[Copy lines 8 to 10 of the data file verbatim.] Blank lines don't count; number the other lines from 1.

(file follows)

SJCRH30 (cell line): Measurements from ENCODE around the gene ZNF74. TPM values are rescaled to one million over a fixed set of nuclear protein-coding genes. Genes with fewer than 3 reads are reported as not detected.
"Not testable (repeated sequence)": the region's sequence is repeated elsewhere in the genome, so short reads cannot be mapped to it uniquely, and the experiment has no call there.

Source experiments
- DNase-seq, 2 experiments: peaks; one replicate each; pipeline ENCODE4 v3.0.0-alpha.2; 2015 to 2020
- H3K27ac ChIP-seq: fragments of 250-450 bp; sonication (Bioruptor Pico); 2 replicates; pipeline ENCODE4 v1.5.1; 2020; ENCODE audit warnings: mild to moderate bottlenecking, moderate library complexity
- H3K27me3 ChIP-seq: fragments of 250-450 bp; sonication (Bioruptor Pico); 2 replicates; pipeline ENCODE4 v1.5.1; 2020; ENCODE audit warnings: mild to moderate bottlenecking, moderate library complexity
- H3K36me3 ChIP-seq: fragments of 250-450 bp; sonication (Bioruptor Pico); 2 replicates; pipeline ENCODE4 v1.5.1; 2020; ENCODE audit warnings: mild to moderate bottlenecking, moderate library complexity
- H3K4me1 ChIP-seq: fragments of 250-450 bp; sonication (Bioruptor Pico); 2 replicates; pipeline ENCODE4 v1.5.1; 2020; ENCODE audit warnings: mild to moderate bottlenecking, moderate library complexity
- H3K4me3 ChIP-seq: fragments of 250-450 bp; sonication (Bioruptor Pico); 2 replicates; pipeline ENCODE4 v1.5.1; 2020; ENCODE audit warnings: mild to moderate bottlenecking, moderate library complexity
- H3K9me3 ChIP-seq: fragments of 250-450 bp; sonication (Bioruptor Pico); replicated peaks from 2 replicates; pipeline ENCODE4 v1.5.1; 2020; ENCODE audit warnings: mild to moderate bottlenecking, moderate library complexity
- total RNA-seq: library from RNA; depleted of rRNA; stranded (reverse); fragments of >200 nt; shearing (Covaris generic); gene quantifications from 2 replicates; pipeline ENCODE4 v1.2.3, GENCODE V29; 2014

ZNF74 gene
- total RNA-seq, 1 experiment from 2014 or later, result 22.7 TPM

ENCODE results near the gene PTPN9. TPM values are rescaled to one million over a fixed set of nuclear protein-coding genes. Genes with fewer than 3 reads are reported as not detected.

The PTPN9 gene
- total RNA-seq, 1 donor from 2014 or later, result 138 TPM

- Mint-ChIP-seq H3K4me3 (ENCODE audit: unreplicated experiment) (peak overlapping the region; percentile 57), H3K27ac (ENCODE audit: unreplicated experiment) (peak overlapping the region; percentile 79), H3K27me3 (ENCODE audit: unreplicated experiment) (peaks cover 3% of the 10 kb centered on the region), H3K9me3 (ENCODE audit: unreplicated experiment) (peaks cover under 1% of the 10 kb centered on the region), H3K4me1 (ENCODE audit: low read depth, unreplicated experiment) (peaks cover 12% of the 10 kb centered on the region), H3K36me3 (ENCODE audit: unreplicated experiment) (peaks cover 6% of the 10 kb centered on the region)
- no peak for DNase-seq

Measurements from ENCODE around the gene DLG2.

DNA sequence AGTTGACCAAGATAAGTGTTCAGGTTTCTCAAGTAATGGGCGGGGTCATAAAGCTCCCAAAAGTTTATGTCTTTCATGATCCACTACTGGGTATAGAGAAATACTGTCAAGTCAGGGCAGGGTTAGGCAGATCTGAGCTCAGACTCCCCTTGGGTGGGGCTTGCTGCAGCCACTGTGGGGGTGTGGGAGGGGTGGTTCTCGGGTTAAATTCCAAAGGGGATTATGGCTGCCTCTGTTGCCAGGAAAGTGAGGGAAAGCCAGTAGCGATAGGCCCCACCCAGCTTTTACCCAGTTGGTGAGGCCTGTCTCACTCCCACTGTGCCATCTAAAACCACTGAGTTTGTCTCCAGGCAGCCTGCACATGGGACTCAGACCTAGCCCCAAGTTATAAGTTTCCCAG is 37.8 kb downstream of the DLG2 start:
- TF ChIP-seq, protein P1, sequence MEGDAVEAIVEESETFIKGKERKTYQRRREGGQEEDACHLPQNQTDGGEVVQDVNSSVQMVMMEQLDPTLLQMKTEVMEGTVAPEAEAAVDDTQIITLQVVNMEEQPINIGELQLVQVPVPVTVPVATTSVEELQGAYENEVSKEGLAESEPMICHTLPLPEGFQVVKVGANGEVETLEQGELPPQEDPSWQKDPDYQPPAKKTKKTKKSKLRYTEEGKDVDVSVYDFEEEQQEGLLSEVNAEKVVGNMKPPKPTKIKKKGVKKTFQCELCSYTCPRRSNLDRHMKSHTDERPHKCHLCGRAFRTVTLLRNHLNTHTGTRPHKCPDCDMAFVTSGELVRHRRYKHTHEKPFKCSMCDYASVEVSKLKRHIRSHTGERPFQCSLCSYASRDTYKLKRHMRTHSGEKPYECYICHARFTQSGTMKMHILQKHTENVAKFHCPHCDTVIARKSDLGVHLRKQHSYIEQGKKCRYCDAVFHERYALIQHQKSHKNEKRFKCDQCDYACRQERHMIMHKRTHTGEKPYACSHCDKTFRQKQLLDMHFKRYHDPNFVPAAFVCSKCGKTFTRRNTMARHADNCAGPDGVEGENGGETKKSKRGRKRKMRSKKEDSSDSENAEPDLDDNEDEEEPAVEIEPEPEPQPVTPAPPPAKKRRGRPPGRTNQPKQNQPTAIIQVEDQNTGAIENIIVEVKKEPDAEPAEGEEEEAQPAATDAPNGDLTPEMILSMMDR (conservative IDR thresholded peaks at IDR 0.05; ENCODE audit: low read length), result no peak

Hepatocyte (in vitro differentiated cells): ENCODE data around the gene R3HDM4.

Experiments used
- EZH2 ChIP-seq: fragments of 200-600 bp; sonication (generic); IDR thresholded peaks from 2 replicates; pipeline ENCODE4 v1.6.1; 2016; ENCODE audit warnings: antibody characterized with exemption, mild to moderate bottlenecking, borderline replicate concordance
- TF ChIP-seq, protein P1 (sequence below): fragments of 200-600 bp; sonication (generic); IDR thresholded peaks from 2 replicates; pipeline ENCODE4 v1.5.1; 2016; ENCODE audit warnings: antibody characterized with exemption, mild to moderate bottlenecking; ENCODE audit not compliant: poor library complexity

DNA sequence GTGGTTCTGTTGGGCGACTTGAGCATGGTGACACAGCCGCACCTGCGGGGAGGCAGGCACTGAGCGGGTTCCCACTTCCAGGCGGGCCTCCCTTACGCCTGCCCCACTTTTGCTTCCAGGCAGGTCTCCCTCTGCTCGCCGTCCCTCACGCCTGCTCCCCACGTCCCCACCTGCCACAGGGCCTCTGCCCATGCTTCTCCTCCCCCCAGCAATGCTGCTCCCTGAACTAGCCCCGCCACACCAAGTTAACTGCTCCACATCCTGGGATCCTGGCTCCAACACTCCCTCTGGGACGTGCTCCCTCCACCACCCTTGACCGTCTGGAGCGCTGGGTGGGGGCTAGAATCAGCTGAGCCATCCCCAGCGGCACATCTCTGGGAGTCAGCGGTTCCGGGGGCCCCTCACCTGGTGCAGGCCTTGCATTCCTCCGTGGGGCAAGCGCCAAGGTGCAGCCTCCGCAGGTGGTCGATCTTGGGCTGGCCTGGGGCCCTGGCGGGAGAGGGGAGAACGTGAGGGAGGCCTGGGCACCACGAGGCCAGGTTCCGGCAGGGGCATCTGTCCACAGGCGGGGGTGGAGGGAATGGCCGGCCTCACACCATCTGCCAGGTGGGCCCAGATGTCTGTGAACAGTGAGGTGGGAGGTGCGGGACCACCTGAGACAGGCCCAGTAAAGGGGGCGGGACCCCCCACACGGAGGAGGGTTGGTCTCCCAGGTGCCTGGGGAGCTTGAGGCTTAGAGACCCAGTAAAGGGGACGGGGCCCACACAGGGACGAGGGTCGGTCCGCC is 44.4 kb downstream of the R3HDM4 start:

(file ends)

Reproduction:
- H3K4me1 ChIP-seq: fragments of 250-450 bp; sonication (Bioruptor Pico); 2 replicates; pipeline ENCODE4 v1.5.1; 2020; ENCODE audit warnings: mild to moderate bottlenecking, moderate library complexity
- H3K4me3 ChIP-seq: fragments of 250-450 bp; sonication (Bioruptor Pico); 2 replicates; pipeline ENCODE4 v1.5.1; 2020; ENCODE audit warnings: mild to moderate bottlenecking, moderate library complexity
- H3K9me3 ChIP-seq: fragments of 250-450 bp; sonication (Bioruptor Pico); replicated peaks from 2 replicates; pipeline ENCODE4 v1.5.1; 2020; ENCODE audit warnings: mild to moderate bottlenecking, moderate library complexity